Varcoe: WestJet CEO wants Ottawa to freeze government ticket fees, stop collecting airport rents

Airlines in Canada operate in an expensive environment that ‘significantly drives up ticket prices,’ Alexis von Hoensbroech says

Get the latest from Chris Varcoe, Calgary Herald straight to your inbox

Article content

In a bid to help lower ticket prices for consumers the CEO of WestJet is calling on Ottawa to freeze government-imposed fees on flying and to stop collecting airport rents.

WestJet Group CEO Alexis von Hoensbroech says a comprehensive review of the country’s user-pay model for aviation infrastructure is needed, and it’s time to examine issues surrounding competitiveness, Canadians crossing the U.S. border to take flights, and equity between the different modes of travel.

Advertisement 2

Article content

Article content

Airlines in the country operate in an expensive environment that significantly increases ticket prices for Canadians and hurts competition, while rental revenues from the largest airports flow to the federal government, he said Wednesday while speaking to the Calgary Chamber of Commerce.

“Right now, there are the fees that are being charged to the passengers — ultimately through the tickets — that are not just paying (for) infrastructure, but they are also funding the federal budget,” von Hoensbroech told reporters after the event.

“In a country that needs air travel as an essential mode of transportation, I actually think it’s wrong.”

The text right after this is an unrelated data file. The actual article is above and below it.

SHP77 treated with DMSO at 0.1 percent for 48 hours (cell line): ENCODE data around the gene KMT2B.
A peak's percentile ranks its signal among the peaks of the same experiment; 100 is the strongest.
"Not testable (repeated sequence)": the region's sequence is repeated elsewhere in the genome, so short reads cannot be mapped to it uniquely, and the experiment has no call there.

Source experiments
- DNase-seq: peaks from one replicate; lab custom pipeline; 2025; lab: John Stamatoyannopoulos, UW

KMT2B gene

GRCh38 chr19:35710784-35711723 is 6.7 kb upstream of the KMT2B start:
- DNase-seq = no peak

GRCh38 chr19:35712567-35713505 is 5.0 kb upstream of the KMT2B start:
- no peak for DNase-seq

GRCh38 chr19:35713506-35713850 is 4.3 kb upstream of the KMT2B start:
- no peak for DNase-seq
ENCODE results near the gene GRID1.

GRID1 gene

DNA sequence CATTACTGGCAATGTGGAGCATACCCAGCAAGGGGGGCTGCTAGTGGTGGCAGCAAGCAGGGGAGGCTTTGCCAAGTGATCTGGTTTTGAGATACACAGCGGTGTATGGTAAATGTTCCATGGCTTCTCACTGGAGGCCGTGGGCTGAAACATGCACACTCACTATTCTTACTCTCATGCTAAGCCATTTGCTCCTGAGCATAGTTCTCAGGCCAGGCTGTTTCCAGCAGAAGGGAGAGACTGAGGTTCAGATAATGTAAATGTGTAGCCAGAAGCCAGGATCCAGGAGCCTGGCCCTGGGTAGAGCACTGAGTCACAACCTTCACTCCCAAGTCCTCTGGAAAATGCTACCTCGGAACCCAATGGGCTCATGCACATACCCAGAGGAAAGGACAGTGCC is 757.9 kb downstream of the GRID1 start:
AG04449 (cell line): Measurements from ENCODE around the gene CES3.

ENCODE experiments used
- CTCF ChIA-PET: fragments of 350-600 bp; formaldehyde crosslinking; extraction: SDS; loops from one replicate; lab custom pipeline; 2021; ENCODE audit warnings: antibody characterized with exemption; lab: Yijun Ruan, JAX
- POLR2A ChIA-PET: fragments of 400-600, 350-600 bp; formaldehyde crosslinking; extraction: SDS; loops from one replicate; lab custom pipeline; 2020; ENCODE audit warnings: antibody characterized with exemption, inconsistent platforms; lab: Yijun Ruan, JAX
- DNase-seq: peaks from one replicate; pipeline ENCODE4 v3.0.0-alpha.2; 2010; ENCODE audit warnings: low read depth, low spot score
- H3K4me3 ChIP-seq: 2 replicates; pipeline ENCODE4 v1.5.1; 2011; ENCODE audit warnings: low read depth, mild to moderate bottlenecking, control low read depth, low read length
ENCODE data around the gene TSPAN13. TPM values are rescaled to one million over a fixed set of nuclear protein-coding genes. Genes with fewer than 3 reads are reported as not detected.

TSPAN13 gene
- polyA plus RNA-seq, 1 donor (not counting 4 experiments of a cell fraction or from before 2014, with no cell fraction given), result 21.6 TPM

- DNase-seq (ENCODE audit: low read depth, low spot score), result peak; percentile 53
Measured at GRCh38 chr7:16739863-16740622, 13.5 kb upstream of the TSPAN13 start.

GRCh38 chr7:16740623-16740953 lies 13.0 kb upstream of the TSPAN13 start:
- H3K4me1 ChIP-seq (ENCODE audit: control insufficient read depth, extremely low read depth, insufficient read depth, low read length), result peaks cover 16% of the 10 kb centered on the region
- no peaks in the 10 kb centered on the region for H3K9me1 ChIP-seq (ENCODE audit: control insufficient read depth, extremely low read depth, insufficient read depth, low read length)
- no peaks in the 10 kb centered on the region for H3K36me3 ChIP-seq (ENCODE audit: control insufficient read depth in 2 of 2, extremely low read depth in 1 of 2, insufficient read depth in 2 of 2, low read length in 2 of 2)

His comments come as rising costs continue to hammer Canadians’ pocketbooks, and three months after Lynx Air, an ultra-low-cost carrier based out of Calgary, was permanently grounded.

At the time, Lynx cited higher fuel expenses, regulatory costs and rising airport charges in the country as part of the reason it sought creditor protection.

WestJet operated its own ultra-low-cost carrier, but folded its Swoop division into its main operations last year.

Article content

Advertisement 3

Article content

At the chamber, von Hoensbroech noted that security fees went up by 33 per cent this month and additional mandatory costs on airline tickets in Canada are higher than in the United States.

“What we saw also on our own ultra-low-cost carrier Swoop is that if you want to gain share in the market by offering very affordable tickets … that’s just very, very difficult if you’re operating in an environment where the first $88 of your tickets are just gone for infrastructure,” he added.

Recommended from Editorial

WestJet’s CEO has previously called on the federal government to restructure the fees imposed on air travellers in the country.

Last year, von Hoensbroech noted customers flying round-trip between Calgary and Toronto paid $140 in additional expenses on their tickets, such as airport improvement fees, security and NavCanada costs.

A report by the Montreal Economic Institute in December found the non-profit groups that manage Canada’s largest airports paid $419 million in rents to the federal government in 2022-23, a 43 per cent hike over the previous decade — with costs passed on to consumers through their ticket fees.

Advertisement 4

Article content